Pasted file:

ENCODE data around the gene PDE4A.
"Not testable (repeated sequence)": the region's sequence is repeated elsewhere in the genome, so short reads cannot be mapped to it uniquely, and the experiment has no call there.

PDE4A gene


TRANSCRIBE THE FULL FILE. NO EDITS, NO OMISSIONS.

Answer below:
ENCODE data around the gene PDE4A.
"Not testable (repeated sequence)": the region's sequence is repeated elsewhere in the genome, so short reads cannot be mapped to it uniquely, and the experiment has no call there.

PDE4A gene